8.7-2 Computer Crime for Terrorist Purposes -- § 53a-301
Revised to December 1, 2007
The defendant is charged [in count __] with computer crime in furtherance of terrorist purposes. The statute defining this offense reads in pertinent part as follows:
a person is guilty of computer crime in furtherance of terrorist purposes when such person, with intent to intimidate or coerce the civilian population or a unit of government, commits computer crime.1
For you to find the defendant guilty of this charge, the state must prove the following elements beyond a reasonable doubt:
Element 1 - Committed
The first element is that the defendant committed a computer crime.
Element 2 - Intent
The second element is that the defendant specifically intended to intimidate or coerce the civil population or a unit of government. "Intimidate” has its ordinary meaning. "Coerce" means to compel or induce another to do something, or not to do something, by instilling fear in that person. "Civilian population" has its ordinary meaning. "Unit of government" means any unit of any branch, subdivision or agency of the state, or any locality within it. <Insert specific allegations.>
In summary, the state must prove beyond a reasonable doubt that 1) the defendant committed a computer crime, and 2) (he/she) did so with the intent to intimidate or coerce the civil population or a unit of government.
If you unanimously find
that the state has proved
beyond a reasonable doubt
each of the elements of
computer crime for a
terrorist purpose, then
you shall find the
defendant guilty. On the
other hand, if you
unanimously find that the
state has failed to prove
beyond a reasonable doubt
any of the elements, you
shall then find the
defendant not guilty.
1 As defined in General Statutes § 53a-251, or a violation of any provision of General Statutes § 53-451.
General Statutes § 53a-301 (b) provides for a mandatory minimum of five years imprisonment if the offense "is directed against any public agency, as defined in section 1-200, that is charged with the protection of public safety." General Statutes § 1-200 (1) defines "public agency" as:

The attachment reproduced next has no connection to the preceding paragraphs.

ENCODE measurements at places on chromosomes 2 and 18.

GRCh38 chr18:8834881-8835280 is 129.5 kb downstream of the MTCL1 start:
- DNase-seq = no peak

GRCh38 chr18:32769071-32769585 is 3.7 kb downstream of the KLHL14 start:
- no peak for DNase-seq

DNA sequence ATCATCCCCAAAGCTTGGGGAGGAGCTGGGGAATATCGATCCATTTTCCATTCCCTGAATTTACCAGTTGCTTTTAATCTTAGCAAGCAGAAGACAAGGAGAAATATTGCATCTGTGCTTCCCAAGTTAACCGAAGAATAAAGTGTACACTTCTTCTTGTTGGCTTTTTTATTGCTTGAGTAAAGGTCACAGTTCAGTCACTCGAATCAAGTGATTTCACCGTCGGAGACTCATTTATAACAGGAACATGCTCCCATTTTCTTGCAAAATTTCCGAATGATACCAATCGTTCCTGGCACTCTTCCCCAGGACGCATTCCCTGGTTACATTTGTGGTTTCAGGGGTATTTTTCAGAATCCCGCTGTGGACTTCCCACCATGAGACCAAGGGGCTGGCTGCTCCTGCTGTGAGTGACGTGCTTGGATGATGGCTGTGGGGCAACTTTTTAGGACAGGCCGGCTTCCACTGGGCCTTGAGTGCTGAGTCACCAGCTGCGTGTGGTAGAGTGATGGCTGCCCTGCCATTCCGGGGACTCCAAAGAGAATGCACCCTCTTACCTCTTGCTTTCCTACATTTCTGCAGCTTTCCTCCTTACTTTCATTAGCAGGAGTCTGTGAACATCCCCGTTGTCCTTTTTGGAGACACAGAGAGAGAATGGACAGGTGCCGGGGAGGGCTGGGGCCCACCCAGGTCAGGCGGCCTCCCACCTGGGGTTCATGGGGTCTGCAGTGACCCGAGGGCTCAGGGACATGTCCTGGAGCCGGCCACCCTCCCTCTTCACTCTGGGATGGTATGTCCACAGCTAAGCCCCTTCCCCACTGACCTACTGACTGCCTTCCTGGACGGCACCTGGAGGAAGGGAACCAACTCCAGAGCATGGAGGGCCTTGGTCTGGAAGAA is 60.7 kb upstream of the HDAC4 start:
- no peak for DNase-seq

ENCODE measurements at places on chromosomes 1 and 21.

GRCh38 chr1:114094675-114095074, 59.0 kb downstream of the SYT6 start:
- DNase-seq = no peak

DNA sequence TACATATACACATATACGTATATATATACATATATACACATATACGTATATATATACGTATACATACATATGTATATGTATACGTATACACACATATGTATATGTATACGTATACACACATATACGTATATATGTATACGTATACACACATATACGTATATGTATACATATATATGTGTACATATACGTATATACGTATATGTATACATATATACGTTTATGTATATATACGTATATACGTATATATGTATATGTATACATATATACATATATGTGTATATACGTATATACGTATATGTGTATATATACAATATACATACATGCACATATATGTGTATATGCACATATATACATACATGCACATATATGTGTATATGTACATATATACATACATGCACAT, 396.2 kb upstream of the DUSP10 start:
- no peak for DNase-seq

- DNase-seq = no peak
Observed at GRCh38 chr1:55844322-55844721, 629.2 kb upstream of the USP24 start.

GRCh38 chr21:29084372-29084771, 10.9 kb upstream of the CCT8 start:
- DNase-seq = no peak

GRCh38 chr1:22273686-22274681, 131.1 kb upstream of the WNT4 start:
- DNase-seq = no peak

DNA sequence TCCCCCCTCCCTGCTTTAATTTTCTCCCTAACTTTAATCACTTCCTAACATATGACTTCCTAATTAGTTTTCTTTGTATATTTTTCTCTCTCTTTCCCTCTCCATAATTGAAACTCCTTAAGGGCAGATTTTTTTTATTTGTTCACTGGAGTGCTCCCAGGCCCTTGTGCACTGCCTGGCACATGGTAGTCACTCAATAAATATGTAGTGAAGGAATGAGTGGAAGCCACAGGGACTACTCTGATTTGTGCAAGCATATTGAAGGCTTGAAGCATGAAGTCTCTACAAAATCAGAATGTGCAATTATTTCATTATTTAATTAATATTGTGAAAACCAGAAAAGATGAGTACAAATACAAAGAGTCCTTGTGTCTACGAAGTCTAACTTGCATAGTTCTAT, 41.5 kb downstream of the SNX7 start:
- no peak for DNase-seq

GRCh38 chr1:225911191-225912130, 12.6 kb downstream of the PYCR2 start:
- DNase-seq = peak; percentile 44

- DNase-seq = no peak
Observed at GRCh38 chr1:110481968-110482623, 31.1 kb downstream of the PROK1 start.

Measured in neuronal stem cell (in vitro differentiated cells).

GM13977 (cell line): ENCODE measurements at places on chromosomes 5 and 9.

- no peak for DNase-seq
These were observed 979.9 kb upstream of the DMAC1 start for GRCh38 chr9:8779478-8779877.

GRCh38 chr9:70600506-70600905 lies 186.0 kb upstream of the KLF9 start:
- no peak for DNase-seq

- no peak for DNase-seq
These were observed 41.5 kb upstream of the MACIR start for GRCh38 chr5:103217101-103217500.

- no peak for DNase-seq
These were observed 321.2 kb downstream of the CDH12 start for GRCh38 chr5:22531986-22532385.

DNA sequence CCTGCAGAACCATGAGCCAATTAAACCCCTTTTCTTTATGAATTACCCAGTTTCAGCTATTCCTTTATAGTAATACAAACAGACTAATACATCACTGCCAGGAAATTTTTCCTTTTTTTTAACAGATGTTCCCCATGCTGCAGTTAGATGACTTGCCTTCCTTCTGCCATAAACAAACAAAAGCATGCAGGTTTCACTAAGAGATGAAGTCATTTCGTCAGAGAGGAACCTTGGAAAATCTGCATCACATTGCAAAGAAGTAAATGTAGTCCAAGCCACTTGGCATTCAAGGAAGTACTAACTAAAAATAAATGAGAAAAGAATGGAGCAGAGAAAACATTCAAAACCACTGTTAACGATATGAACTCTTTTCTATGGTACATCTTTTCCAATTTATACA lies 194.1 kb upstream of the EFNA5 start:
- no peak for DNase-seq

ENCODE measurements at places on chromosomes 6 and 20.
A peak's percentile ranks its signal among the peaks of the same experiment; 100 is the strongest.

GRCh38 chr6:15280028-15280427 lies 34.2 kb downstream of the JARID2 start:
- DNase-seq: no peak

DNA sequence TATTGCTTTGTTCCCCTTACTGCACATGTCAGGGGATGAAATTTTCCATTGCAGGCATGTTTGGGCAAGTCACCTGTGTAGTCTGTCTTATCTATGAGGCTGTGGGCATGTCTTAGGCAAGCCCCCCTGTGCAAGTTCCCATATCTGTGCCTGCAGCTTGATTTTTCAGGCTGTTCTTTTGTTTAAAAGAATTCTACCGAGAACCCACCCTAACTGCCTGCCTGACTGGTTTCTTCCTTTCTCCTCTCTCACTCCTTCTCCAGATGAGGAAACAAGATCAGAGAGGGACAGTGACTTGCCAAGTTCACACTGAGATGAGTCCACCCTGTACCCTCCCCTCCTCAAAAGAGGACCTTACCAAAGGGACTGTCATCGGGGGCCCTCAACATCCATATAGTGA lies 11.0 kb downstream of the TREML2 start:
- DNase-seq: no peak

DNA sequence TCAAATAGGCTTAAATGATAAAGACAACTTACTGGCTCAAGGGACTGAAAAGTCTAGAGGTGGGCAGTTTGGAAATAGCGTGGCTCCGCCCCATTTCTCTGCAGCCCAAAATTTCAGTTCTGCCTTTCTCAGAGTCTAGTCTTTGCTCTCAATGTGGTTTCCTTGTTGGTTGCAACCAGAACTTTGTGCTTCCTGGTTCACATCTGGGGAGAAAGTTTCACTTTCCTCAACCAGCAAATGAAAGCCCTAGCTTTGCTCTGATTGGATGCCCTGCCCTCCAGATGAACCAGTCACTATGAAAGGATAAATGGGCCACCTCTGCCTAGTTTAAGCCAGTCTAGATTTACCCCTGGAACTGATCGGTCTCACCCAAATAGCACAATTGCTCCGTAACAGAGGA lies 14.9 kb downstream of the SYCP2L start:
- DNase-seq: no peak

Any executive, administrative or legislative office of the state or any political subdivision of the state and any state or town agency, any department, institution, bureau, board, commission, authority or official of the state or of any city, town, borough, municipal corporation, school district, regional district or other district or other political subdivision of the state, including any committee of, or created by, any such office, subdivision, agency, department, institution, bureau, board, commission, authority or official, and also includes any judicial office, official, or body or committee thereof but only with respect to its or their administrative functions.
Any person to the extent such person is deemed to be the functional equivalent of a public agency pursuant to law.
Any "implementing agency," which is defined in General Statutes § 32-222 (k) as one of the following agencies designated by a municipality: (1) An economic development commission; redevelopment agency; sewer authority or sewer commission; public works commission; water authority or water commission; port authority or port commission or harbor authority or harbor commission; parking authority or parking commission; (2) a nonprofit development corporation; or (3) any other agency designated and authorized by a municipality to undertake a project and approved by the commissioner.
The jury must find this
fact beyond a reasonable